To the extent that we can avoid doing more harm than necessary, we should. This is an aspect of loving our enemies. Deadly force ought not to be used if less-than-deadly force could reasonably suffice. The amount of violence we use ought to be scaled to the injustice or violence we seek to prevent. This, perhaps, is what we should take away from Jesus’ statement about turning the other cheek—violence is not the answer to offense, even if violent, that does not really threaten life or limb.

I need to hedge and be absolutely clear that, while a solid precept from a philosophical/theological standpoint, strict adherence to this precept is extremely difficult in practice. When we apply force—especially deadly force—against another person, we have little surety in the ultimate results of the force. There’s plenty of second-guessing to be done in the aftermath of a violent engagement (Would fewer shots fired have been sufficient? Could I have done something differently to stop the attacker and injure him less?), but split-second decisions must be made in a fight and survival is on the line, so the objectively best choices may not be made in the moment.

I recently heard someone say, “if the bad guy is worth shooting once, he’s worth shooting five times.” This is tactically correct—while the human body is a frail thing and a single wound from a firearm may kill a person in a relatively short amount of time, the body is also highly resistant over the short term and a single shot from a weapon the likes of which a civilian would be wielding is unlikely to immediately physically stop the attacker (though it might psychologically). Since the goal of morally-applied violence is to stop the attacker as soon as possible, a high amount of force quickly applied may be necessary, making it less likely that the attacker will survive.

As another complicating factor, applying a lesser degree of force is often accompanied by a greater degree of risk of injury to ourselves. Having studied techniques of unarmed combat, I know (technically) how to defend and disarm someone with a knife. But the same training has made clear that, when fighting a person with a knife, you will get cut, and even expert fighters (which I do not claim to be) can be killed in a knife-fight because of bad luck. If knives come out and I have reasonable tactical distance from the threat, I’d rather be behind a gun. I’m not a big guy by any means, and there are plenty of people in this world with whom I’d prefer not to go toe-to-toe unless forced and, if I’ve decided that violence is morally justified, I’m going to fight to win. A disparity in force with my opponent means the stakes of the violence may be raised higher than I would have voluntarily raised them and I must respond in kind.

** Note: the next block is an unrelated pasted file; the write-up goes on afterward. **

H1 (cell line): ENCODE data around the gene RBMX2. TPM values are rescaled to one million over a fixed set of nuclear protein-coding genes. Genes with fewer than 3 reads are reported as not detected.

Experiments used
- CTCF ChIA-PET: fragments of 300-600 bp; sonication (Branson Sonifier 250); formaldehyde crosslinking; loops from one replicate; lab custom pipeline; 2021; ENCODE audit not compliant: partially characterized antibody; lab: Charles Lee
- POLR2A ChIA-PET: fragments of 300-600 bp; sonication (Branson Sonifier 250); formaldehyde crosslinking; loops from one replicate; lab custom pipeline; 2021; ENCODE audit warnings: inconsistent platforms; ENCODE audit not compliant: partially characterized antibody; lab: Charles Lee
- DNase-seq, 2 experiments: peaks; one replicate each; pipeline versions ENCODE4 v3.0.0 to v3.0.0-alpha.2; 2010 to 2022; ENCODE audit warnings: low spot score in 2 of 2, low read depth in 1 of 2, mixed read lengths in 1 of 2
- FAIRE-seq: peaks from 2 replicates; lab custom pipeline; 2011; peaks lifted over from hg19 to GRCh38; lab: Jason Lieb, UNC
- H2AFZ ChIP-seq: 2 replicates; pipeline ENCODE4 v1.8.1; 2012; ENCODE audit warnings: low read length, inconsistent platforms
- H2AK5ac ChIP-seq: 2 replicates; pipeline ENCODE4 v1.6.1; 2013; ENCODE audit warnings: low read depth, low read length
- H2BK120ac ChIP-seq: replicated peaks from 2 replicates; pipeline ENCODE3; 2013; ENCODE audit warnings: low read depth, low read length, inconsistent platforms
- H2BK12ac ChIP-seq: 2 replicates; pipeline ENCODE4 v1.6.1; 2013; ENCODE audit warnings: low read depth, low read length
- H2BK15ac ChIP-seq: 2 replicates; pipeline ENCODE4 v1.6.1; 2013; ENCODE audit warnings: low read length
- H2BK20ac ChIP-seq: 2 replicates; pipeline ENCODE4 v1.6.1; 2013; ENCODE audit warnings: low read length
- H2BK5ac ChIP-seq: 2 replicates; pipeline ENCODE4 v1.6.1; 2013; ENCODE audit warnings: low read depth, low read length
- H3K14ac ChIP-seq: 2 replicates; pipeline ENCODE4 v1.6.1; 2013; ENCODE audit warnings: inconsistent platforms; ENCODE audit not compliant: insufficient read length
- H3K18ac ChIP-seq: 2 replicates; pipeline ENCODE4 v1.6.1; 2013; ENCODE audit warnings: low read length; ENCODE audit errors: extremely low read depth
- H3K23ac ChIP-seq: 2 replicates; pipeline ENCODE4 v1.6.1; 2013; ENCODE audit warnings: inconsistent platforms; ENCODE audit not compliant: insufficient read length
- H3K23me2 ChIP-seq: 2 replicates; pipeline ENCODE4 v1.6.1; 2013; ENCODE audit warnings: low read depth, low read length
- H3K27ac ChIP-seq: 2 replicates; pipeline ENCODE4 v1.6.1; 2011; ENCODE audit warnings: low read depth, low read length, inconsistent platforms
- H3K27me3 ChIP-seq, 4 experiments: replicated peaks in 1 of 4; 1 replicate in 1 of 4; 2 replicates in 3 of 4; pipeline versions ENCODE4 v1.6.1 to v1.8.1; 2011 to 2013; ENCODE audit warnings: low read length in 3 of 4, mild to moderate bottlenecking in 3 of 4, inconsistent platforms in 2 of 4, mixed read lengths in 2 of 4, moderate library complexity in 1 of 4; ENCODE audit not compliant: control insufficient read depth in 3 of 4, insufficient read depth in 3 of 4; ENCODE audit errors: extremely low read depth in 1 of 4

Where we can, though, we ought to mitigate the results of our violence to the extent possible. After the threat is over, we ought to provide all the medical attention we can to the injured parties—including and perhaps especially any wounded attacker(s). Again, this is a matter of loving our neighbors.

Precept 4: A Christian who is prepared to do violence must make efforts in the world to prevent the necessity of violence.

If, as I do, you stand willing to do violence to other human beings to protect the innocent, you must recognize some responsibility for participation in culture and human nature that permits violence. Recognizing that, you ought to make efforts to proactively prevent the causes of violence where possible.

By this, I mean actively trying to make the world a better place. Of course, the Christian is called to this anyhow; we are called to show mercy and love justice, so we ought to (non-violently) pursue justice for the oppressed where we can, and we ought to focus on giving wrongdoers the chance to atone and reintegrate into society rather than focusing on punishing them.

This means showing kindness and respect to others—especially those with who you disagree, helping the poor to escape poverty, helping to improve unjust systems and institutions, and showing the love of Christ to our neighbors.

The person willing to do violence ought not to be quick of temper and ought to be ready to forgive offenses—otherwise our readiness to do violence turns to definitely destructive and sinful ends. We ought to hope that we never have to do violence to another person, even if we devote time, talent and money to preparing for the possibility. We must recognize that the proper response to violence is not always more violence.

If we are prepared to do violence, we Christians must be more prepared to refrain from doing violence.

Conclusion

I’d like to summarize my argument thus: We ought to view violence itself as an evil, but one that may be occasionally be used to prevent greater evil. While Christ does not explicitly command us not to do violence, it is clear that love ought to prevail wherever it can. Violence should be employed only reluctantly and with sorrow for the alternative resolutions that have been lost, even if they have been lost through the will of someone other than ourselves. Most of all, we ought to do everything that we can to prevent violence, both in our immediate situation and in the world at large.

I think I probably have one more post on this topic to do, to clean up a few loose ends and address a few things that I realize I’ve left out (what about the Ten Commandments!). More to come.